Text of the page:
Earnings season hasn’t quite gone the way investors had hoped, with the S&P 500 dropping about 8% since October 1. With nearly 100% of S&P 500 companies having reported their Q3 earnings, here’s a look at five trends that have emerged from the quarter, according to data compiled by FactSet.
Companies that have reported earnings for the quarter have seen an average gain of 0.3% from the two days prior to report to two days following. That gain is well below the five-year average in that span of 1.0%. At the same time, companies that have reported below expectations have averaged a 3.0% decline, slightly worse than the five-year average of a 2.5% drop.
This trend is as pure a representation of the fear in the market as you can get. Traders are far more likely to punish stocks for missing expectations than they are to reward stocks for beating.
Looking over a longer horizon, however, this was objectively a good earnings season. So far, Q3 earnings among S&P 500 companies are up more than 25.7%, the market’s highest year-over-year earnings growth rate since Q3 of 2010.
However, you certainly wouldn’t know it by looking at the S&P 500’s reaction. Q3 is on track to be the S&P 500’s third straight quarter of at least 20% earnings growth. But incredibly, the S&P 500 is flat in 2018 (as of this writing).
The Energy sector reported the highest earnings growth of any market sector in Q3, up 126.9% from a year ago. All five financial sector industries also reported at least 20% earnings growth in the quarter, led by 138% earnings growth in the insurance industry. Finally, all four Communication Services industries reported at least 25% earnings growth, led by 36% earnings growth in the Diversified Telecommunications Services industry.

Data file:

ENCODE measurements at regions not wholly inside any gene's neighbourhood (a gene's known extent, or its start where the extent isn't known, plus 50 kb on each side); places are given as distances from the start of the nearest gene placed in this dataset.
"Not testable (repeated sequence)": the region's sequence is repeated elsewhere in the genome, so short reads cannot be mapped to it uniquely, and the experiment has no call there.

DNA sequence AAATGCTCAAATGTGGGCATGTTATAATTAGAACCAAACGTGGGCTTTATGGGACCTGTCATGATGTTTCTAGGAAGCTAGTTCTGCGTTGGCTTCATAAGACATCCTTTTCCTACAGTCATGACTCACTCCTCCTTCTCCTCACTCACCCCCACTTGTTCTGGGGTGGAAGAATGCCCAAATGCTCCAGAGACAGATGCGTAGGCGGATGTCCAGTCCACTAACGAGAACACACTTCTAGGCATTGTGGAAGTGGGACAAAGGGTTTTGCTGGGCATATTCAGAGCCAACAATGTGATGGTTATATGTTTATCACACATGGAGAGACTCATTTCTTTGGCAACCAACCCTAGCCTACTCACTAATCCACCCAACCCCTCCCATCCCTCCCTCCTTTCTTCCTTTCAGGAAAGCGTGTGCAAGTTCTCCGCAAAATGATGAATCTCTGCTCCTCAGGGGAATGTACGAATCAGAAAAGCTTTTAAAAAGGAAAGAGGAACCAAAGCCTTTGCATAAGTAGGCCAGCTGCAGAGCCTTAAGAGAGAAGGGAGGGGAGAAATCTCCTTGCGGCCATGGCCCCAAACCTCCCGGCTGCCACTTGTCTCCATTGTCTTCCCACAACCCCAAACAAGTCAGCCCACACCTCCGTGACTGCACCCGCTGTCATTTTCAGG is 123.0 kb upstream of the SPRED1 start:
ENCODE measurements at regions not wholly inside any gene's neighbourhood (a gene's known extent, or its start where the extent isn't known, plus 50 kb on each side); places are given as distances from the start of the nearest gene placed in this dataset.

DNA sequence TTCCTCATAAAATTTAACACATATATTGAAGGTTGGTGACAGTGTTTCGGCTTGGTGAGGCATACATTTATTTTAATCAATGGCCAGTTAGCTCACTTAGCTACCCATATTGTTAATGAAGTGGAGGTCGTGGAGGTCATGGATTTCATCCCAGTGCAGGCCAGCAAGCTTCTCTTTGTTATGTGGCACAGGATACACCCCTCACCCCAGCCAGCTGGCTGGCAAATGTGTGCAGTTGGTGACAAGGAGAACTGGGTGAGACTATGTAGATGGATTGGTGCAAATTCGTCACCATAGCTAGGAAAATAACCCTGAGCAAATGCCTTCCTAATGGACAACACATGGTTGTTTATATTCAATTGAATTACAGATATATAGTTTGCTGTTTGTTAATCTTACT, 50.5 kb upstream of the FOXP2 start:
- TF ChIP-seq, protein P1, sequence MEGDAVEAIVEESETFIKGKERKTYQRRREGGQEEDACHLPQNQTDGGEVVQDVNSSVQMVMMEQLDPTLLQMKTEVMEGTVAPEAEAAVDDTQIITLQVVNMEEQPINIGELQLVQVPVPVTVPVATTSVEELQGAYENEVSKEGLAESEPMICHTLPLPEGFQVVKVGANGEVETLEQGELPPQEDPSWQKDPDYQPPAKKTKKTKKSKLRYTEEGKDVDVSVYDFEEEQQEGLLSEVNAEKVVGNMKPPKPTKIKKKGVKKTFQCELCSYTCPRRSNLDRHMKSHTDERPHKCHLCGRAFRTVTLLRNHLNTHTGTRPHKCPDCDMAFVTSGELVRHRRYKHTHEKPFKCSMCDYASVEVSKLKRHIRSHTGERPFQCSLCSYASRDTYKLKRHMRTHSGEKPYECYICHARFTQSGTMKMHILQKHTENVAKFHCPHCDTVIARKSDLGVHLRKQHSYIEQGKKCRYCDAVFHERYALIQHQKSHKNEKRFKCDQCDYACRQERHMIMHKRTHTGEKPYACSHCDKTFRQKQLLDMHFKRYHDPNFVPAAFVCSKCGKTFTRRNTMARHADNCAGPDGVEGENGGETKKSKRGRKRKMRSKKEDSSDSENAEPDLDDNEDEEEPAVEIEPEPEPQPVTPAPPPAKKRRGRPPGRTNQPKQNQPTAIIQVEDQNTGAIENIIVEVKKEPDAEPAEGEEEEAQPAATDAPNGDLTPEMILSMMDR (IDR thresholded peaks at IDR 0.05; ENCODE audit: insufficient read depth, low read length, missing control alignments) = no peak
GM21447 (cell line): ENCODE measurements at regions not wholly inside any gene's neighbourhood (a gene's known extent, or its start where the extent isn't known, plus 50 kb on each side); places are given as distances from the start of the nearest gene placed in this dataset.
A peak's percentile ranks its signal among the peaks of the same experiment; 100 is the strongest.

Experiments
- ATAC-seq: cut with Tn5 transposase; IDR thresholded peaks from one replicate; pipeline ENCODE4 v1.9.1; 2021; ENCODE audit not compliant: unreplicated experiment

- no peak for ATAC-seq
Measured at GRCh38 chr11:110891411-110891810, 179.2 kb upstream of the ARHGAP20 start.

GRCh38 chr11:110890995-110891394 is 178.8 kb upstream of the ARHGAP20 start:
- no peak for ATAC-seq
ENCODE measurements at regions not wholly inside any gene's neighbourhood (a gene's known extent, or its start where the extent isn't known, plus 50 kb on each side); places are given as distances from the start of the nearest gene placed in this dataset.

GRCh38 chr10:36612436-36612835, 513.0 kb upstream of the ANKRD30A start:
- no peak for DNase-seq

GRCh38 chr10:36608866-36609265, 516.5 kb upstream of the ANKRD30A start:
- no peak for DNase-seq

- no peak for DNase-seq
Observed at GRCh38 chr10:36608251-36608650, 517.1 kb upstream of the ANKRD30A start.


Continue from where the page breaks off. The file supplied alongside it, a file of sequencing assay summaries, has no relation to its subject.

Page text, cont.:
The first three takeaways make it seem as if the negative market reaction to earnings season is completely misguided. However, things are a little less rosy on a forward-looking basis. Of the companies that have issued guidance for the December quarter, about 69% have provided a number lower than consensus estimates. But while that number seems troubling, FactSet reports that it is roughly in-line with the five-year average of 70% of companies issuing negative guidance.
Here are the S&P 500 components that have reported the three largest Q3 earnings beats thus far:
News Corp ($NWSA) reported earnings 260.9% above analyst estimates
Under Armour ($UA) reported earnings 103.6% above analyst estimates
Charter Communications ($CHTR) reported earnings 100.1% above analyst estimates
And here are the three largest earnings misses up to this point:
American International Group ($AIG) reported earnings 678.8% below analyst estimates
National Oilwell Varco ($NOV) reported earnings 100.0% below analyst estimates
DaVita ($DVA) reported earnings 36.3% below analyst estimates
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Disclosure: the author holds no positions in the stocks mentioned.
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